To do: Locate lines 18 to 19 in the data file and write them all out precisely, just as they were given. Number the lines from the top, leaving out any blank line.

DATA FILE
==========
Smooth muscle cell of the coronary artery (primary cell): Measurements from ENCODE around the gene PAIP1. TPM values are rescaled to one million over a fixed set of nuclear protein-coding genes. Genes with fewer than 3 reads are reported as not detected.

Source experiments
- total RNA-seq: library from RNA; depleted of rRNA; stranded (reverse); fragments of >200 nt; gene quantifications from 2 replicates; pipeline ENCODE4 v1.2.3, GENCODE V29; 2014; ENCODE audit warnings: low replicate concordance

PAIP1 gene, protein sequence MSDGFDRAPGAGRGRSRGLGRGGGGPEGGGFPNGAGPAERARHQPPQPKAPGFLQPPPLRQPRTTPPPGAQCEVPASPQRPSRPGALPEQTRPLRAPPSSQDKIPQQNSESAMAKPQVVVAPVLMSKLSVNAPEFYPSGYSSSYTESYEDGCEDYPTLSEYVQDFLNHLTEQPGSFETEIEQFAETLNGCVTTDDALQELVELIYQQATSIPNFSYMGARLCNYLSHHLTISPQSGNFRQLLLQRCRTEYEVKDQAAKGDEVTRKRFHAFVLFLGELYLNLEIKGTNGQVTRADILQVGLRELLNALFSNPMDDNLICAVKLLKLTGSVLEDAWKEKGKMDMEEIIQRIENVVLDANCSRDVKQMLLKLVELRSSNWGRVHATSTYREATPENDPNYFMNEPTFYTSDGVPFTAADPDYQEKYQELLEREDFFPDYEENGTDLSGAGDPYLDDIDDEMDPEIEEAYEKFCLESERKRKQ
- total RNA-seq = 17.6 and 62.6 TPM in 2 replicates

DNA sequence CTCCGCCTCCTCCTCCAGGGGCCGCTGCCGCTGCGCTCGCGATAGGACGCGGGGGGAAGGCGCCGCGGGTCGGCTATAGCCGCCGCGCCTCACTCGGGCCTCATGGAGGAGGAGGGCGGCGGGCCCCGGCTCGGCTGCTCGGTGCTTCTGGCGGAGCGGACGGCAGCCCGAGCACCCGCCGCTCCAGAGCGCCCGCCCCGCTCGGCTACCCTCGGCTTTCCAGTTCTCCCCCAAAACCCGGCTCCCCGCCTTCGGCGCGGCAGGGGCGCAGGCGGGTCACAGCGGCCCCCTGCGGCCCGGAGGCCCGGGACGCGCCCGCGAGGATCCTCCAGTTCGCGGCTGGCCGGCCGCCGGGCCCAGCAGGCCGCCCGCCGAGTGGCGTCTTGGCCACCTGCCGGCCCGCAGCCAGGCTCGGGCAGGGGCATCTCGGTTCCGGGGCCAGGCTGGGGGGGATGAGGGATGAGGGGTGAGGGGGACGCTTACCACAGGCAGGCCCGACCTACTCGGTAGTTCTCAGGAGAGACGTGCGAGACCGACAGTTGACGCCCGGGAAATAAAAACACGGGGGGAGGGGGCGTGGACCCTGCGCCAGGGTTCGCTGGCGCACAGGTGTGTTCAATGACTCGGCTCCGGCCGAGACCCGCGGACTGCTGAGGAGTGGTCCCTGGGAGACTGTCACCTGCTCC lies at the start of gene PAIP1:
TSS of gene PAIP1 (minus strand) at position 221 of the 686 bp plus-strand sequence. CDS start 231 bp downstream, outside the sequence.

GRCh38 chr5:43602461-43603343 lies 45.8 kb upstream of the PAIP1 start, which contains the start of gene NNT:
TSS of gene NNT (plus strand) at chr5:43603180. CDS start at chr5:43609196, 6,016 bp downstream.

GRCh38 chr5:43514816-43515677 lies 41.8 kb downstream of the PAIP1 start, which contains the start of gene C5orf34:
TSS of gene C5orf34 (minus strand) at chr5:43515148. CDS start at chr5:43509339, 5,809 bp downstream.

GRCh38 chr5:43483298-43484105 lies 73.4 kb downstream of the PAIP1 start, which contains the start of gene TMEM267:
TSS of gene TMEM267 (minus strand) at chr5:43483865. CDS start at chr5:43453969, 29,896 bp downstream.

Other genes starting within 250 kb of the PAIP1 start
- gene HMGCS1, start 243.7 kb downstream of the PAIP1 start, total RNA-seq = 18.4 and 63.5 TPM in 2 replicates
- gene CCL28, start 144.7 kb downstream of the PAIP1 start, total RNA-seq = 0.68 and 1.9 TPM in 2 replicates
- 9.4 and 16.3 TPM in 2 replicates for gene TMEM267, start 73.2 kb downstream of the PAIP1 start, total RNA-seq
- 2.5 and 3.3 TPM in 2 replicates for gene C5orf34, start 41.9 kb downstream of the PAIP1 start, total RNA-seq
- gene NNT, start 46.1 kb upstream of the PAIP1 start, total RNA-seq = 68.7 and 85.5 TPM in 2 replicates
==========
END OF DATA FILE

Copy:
- 2.5 and 3.3 TPM in 2 replicates for gene C5orf34, start 41.9 kb downstream of the PAIP1 start, total RNA-seq
- gene NNT, start 46.1 kb upstream of the PAIP1 start, total RNA-seq = 68.7 and 85.5 TPM in 2 replicates